The U.S. House of Representatives on Tuesday is set to pass an aid package aimed at addressing the migrant surge along the U.S.-Mexico border, House Democrats said, citing an urgency to act following reports of poor conditions, particularly for young children, at overcrowded facilities along the U.S. border.
“This week we have to solve the humanitarian crisis,” House Democratic Caucus Chairman Hakeem Jeffries told reporters, adding that the funding package would pass the House with a “strong Democratic vote.”
Republican U.S. President Donald Trump, despite having requested the aid, on Monday night threatened to veto the House bill, saying the provisions added by Democrats – who control the chamber – would make the country “less safe.”
Democratic leaders said they would add language to improve health standards for adults and children in the custody of U.S. border patrol agents, including standards for medical care and nutrition after more liberal members expressed alarm over the conditions at the U.S.-Mexico border.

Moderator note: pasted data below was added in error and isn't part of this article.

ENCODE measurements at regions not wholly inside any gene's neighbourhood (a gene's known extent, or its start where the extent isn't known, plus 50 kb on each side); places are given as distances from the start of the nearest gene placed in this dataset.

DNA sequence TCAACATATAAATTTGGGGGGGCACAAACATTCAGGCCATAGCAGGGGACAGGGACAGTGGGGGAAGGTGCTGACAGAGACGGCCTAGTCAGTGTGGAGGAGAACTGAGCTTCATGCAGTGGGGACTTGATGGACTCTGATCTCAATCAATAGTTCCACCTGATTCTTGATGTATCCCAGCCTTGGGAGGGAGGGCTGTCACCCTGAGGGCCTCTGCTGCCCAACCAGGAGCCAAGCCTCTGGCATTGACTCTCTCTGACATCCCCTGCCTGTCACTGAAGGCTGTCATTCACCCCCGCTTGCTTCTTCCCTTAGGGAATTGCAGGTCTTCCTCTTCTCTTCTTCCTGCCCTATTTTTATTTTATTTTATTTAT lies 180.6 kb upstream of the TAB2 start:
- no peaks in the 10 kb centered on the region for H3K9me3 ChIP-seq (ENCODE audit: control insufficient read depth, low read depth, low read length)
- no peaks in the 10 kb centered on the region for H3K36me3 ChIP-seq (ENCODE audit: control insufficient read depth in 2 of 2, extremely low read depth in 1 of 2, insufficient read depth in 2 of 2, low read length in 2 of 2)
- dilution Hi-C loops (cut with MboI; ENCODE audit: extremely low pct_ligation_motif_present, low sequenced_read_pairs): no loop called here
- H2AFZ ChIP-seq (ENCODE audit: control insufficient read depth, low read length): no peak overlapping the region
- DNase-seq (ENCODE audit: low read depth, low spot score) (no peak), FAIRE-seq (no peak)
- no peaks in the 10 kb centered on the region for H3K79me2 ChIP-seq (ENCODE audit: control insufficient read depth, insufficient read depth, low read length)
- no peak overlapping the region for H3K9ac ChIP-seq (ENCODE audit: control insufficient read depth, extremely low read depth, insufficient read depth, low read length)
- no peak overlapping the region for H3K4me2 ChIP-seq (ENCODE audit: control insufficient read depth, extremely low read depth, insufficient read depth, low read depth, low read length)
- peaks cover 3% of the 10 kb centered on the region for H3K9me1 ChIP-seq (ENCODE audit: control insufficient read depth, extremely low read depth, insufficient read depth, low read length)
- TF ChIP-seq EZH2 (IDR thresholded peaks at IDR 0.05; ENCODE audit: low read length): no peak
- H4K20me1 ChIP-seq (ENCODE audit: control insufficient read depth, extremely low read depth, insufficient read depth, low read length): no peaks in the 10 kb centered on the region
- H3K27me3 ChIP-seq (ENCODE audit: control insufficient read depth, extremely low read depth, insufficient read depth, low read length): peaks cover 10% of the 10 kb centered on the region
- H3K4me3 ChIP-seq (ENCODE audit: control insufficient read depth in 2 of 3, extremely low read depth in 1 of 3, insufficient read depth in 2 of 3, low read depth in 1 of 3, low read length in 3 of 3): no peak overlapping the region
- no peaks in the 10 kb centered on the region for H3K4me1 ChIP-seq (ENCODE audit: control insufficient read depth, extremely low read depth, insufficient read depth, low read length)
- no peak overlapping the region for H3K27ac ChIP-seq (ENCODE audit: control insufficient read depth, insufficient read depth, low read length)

The bill’s language would also set a three-month limit for any unaccompanied child migrant to spend at an intake shelter unless notice is given.
(Reporting by Susan Cornwell; Writing by Susan Heavey; Editing by Chizu Nomiyama and Bill Berkrot)